In-Camera Lens Corrections and Post-Processing— this is a complicated subject but important to cover. No lens is perfect. Many have inherent distortions, such as pincushion or barrel distortions, and many have vignetting (darkening of the corners and/or borders). When shooting in RAW or JPEG mode, some cameras allow you to apply different lens corrections to your images as the photos are taken, such as reducing chromatic aberrations (an optical issue that shows up in the form of color “fringing,” usually seen around high-contrast areas like tree branches). Unless you are not able to do any correction to your photos due to deadlines, or some other reason, I recommend turning off any in-camera corrections so that you can apply corrections afterward in a program like Photoshop, DxO Optics Pro, DxO ViewPoint and Lightroom (my preferred option because it fits very well into my raw workflow). There is even a way (via an import Preset and a Develop setting) to set “auto chromatic aberration removal” for all of your photos immediately as they are imported into Lightroom so that you don’t have to remember to do it later.Visit www.askandrewd.com and search for “chromatic aberration removal” for a video tutorial.
Lens Filters—The subject of lens filters, usually made of glass or hard plastic, could encompass an entire book! And for good reason. Even with the advent of better quality lenses and amazing software to improve the look of our images, there are some things that can’t easily be corrected, and there are some filters that every serious photographer should consider having in their bag. Two of those include a circular polarizer for darkening skies and controlling reflections in some situations, and a neutral-density, or ND, filter, which is useful for long exposure shots like waterfalls, especially on sunny days.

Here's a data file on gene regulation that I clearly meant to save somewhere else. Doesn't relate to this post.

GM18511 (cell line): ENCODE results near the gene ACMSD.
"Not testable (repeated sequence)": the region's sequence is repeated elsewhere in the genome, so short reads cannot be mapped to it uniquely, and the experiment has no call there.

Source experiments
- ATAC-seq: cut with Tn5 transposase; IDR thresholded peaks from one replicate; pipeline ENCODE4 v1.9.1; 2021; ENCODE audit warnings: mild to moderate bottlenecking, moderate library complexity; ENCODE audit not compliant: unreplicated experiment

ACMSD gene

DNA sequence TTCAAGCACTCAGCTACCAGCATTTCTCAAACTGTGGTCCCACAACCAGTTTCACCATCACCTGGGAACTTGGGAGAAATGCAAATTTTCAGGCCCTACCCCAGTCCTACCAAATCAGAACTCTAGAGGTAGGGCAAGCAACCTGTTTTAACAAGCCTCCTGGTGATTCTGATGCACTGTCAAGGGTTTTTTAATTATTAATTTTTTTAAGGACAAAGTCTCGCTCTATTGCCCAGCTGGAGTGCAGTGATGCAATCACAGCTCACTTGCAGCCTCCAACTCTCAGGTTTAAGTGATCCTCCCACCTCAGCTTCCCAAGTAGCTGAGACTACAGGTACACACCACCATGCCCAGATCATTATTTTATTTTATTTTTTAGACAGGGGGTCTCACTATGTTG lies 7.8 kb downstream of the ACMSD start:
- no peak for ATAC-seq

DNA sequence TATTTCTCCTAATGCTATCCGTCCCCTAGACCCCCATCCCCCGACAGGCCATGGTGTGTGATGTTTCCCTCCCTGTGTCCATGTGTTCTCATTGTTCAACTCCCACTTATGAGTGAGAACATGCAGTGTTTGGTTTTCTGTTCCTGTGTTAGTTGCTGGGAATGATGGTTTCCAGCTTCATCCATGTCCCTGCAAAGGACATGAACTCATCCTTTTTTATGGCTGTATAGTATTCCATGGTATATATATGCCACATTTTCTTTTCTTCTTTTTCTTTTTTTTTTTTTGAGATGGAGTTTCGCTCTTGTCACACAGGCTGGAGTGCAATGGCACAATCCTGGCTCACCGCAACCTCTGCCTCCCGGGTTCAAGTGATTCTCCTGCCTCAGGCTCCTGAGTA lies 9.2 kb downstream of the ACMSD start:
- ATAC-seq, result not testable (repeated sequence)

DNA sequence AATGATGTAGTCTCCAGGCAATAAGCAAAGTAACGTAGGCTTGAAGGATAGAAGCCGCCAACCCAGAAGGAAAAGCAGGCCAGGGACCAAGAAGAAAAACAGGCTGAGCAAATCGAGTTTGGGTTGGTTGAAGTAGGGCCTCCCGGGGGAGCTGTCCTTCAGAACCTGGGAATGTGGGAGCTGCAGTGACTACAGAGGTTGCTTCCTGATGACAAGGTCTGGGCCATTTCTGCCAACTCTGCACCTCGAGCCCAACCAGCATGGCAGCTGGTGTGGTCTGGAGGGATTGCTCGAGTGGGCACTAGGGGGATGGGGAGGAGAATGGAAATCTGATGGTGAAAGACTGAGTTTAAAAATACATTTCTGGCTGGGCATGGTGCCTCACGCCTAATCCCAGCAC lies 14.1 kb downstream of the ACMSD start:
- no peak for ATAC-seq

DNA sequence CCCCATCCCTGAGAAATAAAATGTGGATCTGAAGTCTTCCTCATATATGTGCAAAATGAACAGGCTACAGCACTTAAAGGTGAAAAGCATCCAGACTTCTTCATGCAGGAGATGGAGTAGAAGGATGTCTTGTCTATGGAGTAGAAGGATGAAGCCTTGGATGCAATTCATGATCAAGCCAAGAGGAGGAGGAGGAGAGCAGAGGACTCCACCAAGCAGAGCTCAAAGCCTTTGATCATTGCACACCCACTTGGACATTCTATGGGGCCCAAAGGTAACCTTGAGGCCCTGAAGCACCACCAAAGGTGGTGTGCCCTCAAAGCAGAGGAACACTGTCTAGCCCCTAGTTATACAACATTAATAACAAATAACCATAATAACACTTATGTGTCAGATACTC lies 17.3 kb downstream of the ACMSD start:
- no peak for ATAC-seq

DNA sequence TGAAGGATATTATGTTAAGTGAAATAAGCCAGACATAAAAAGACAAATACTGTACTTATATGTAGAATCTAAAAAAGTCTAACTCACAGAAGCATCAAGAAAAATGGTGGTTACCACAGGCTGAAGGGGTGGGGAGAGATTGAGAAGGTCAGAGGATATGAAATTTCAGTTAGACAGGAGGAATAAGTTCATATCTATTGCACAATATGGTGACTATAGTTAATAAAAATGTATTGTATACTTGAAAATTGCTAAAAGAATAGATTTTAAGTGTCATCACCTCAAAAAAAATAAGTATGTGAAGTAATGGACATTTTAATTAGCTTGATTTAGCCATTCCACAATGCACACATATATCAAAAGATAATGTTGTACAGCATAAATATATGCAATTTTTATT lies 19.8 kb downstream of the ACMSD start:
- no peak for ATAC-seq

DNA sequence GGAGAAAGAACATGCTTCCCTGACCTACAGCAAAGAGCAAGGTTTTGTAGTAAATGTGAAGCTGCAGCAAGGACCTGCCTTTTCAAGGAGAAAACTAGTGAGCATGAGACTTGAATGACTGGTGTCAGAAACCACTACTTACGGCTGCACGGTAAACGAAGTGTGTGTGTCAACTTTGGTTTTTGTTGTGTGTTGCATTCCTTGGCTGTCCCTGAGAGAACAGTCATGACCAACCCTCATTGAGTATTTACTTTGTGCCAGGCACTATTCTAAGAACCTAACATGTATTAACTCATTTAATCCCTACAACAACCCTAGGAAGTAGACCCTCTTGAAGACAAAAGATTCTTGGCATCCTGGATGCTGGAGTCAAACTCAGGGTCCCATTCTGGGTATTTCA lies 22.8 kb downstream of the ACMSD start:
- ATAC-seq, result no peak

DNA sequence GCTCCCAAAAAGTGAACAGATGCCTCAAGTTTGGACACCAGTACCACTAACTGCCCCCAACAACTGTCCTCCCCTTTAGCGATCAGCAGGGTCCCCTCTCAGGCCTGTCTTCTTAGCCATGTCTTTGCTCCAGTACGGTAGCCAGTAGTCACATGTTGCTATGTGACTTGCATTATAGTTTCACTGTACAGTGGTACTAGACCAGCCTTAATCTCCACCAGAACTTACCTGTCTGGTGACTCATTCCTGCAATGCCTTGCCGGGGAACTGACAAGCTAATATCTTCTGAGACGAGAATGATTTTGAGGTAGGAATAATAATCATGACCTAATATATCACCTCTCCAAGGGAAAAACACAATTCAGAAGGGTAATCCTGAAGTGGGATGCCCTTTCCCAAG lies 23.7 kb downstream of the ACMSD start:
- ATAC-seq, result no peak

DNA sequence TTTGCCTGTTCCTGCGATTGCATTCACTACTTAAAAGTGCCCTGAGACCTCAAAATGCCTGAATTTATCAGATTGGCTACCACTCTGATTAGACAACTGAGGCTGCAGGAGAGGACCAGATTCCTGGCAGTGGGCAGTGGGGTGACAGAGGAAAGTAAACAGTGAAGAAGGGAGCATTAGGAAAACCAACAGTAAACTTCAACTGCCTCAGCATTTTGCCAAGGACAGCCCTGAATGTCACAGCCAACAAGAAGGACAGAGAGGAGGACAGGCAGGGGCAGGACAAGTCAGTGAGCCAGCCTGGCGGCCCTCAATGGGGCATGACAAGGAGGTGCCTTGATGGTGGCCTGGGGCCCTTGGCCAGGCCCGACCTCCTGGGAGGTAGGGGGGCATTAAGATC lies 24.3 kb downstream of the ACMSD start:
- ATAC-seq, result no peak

Some of the websites listed here, such as www.dpreview.com, have discussion boards where people talk about different filters, and many of the sites do hands-on reviews of different filters. The one headache often introduced by adding a filter is vignetting (due to the fact that their width can extend into the edges of the frame), and I have a solution for that, which is shown in fig. 20.4. I attached a step-up ring to my filter threads on my lens. I then added a circular polarizer. And to show that another filter can be stacked, I added a Tiffen filter ND filter to the front of the circular polarizer. In real-life use, the circular polarizer should be placed in front of any other filters so that you can more easily adjust it.